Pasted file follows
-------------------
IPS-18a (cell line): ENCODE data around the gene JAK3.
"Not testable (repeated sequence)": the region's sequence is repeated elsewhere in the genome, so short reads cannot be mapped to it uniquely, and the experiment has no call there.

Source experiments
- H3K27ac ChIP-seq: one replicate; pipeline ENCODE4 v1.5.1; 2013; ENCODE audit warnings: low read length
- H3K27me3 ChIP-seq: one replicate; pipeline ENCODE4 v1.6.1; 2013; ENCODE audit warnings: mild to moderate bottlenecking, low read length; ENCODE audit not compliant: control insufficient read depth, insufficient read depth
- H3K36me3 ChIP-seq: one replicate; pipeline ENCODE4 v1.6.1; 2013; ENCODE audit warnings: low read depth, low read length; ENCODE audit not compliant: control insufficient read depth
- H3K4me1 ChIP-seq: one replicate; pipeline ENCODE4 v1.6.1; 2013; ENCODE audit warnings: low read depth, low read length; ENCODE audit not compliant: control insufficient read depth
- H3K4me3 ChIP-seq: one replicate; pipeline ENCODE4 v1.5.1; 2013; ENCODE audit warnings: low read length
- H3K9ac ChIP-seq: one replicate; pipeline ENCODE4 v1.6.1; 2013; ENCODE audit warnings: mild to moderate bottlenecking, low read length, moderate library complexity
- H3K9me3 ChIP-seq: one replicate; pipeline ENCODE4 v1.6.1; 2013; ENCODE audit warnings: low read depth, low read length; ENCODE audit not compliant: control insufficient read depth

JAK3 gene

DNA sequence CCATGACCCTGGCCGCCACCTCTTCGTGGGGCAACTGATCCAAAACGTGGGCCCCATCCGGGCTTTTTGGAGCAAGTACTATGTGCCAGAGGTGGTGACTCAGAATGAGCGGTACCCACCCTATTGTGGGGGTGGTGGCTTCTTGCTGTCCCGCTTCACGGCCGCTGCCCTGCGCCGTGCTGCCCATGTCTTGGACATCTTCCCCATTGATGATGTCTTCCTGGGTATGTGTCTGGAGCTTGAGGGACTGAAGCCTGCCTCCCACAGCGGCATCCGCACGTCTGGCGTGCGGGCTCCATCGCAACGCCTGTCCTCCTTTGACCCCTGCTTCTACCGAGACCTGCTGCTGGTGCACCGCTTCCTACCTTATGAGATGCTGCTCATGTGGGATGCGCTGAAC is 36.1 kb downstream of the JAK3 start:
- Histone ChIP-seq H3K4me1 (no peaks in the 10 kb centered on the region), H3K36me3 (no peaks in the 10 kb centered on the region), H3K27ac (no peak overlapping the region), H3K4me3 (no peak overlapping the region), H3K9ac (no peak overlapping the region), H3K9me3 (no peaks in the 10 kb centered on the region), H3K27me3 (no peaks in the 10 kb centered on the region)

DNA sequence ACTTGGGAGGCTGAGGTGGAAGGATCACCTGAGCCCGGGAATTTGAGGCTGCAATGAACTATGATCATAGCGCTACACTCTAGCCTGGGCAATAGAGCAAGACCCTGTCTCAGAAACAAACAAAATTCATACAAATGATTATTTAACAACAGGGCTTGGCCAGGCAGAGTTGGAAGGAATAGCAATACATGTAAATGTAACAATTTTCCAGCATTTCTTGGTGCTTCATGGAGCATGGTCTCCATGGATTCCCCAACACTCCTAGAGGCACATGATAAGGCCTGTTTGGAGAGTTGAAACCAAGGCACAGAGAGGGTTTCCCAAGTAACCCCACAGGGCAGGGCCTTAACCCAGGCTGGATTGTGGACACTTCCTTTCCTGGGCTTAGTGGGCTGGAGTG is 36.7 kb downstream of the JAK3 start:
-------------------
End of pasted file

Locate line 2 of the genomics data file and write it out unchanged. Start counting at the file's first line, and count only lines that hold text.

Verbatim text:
"Not testable (repeated sequence)": the region's sequence is repeated elsewhere in the genome, so short reads cannot be mapped to it uniquely, and the experiment has no call there.